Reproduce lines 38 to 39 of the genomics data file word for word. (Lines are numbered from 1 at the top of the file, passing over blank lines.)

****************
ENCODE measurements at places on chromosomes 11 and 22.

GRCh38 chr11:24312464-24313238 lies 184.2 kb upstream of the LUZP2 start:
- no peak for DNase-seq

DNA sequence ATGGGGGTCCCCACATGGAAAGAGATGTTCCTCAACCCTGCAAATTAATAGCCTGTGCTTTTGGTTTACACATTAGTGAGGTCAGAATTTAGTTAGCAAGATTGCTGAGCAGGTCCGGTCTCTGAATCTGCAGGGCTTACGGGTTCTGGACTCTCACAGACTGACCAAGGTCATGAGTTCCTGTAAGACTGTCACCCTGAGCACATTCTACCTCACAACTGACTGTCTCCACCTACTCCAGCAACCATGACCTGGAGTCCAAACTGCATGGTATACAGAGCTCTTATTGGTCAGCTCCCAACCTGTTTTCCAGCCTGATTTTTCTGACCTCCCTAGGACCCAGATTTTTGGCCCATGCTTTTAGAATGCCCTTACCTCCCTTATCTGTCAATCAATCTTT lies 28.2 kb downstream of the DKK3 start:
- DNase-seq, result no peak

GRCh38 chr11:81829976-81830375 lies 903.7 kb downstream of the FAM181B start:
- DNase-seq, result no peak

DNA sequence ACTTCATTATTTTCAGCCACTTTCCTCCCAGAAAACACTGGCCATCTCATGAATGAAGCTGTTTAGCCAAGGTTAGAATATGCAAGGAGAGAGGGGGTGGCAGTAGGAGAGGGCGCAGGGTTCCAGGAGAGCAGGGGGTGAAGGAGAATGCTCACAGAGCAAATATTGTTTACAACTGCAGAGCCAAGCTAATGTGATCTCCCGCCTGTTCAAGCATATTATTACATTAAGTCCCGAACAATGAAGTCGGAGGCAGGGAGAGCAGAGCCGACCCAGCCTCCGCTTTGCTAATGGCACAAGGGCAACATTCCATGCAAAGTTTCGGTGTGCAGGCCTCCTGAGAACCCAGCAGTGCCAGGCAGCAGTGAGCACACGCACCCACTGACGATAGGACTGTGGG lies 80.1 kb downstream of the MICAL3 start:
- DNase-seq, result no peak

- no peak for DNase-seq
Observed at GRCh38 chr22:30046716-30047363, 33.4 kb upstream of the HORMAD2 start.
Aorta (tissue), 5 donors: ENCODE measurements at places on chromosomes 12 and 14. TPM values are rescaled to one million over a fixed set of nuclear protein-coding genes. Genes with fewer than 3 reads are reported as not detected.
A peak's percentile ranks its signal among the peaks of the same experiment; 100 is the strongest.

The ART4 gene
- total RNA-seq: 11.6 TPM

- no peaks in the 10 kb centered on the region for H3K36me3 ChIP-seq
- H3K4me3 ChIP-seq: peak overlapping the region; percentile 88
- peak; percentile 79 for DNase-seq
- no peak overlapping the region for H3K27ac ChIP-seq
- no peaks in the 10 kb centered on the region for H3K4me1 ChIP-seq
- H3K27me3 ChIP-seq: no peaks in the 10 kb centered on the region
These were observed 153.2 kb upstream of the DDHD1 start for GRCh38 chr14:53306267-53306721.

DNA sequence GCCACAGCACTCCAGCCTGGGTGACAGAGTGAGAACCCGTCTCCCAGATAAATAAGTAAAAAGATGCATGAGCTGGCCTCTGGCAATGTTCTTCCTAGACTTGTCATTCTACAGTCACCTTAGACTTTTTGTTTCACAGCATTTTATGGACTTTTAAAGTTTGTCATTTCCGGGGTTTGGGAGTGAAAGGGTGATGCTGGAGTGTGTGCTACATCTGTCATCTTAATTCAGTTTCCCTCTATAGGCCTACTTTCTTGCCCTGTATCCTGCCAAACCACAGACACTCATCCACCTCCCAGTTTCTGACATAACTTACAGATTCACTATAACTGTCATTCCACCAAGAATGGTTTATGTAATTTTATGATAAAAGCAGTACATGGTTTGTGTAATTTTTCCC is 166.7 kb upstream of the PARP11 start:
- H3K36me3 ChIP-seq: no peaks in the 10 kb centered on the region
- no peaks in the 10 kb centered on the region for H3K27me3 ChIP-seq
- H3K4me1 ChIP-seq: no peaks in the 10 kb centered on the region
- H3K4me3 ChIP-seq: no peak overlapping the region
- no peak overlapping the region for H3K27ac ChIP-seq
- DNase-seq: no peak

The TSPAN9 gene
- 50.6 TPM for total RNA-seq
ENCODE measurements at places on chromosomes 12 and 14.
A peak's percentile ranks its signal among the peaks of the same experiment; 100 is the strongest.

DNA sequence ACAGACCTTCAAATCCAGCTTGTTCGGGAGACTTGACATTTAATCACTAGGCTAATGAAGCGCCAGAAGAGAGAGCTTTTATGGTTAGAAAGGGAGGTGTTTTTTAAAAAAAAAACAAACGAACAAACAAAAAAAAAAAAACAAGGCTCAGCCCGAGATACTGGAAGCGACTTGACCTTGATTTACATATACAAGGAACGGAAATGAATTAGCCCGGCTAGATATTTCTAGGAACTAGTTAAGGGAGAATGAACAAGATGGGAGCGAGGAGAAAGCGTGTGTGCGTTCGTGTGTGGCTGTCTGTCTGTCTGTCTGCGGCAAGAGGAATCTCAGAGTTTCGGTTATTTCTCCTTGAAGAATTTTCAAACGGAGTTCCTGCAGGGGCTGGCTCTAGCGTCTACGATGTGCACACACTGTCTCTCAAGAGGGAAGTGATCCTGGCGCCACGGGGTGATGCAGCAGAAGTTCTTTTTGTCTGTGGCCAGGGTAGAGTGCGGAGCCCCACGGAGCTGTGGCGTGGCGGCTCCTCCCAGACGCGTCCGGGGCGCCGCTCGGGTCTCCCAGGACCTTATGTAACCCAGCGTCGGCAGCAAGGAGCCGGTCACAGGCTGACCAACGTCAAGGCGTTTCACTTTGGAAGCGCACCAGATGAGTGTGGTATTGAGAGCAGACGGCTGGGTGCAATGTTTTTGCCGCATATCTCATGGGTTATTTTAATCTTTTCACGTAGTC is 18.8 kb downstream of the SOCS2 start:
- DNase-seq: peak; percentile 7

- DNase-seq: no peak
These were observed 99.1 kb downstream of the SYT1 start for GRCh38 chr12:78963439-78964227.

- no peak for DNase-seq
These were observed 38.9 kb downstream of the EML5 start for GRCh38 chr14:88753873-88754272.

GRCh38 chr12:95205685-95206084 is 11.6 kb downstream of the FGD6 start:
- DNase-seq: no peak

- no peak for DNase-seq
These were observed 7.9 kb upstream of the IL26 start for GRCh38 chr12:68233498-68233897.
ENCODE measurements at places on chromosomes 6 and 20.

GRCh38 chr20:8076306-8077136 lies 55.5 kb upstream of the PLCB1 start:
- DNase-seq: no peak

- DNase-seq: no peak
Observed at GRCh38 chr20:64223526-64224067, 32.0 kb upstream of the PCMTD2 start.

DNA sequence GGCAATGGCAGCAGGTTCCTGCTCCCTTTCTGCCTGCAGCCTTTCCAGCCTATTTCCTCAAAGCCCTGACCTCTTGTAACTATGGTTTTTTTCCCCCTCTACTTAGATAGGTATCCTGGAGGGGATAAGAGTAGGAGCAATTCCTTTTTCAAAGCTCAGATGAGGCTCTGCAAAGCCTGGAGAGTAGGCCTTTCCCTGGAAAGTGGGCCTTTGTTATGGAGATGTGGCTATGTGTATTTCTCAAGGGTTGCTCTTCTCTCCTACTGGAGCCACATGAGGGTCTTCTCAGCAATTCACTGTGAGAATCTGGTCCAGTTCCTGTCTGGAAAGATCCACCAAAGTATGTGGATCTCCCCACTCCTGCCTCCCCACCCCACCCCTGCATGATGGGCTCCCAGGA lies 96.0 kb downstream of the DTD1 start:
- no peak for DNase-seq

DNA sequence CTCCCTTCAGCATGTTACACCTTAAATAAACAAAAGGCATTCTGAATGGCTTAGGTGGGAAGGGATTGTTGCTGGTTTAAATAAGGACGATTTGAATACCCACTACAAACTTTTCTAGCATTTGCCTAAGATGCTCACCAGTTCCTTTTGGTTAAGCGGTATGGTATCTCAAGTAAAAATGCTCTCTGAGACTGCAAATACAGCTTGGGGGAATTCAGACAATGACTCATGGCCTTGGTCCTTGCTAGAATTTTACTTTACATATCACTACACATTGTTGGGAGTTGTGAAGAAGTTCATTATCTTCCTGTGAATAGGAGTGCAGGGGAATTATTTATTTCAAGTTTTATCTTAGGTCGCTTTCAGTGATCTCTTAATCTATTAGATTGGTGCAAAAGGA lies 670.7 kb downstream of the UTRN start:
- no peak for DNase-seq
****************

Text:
- no peak for DNase-seq
These were observed 38.9 kb downstream of the EML5 start for GRCh38 chr14:88753873-88754272.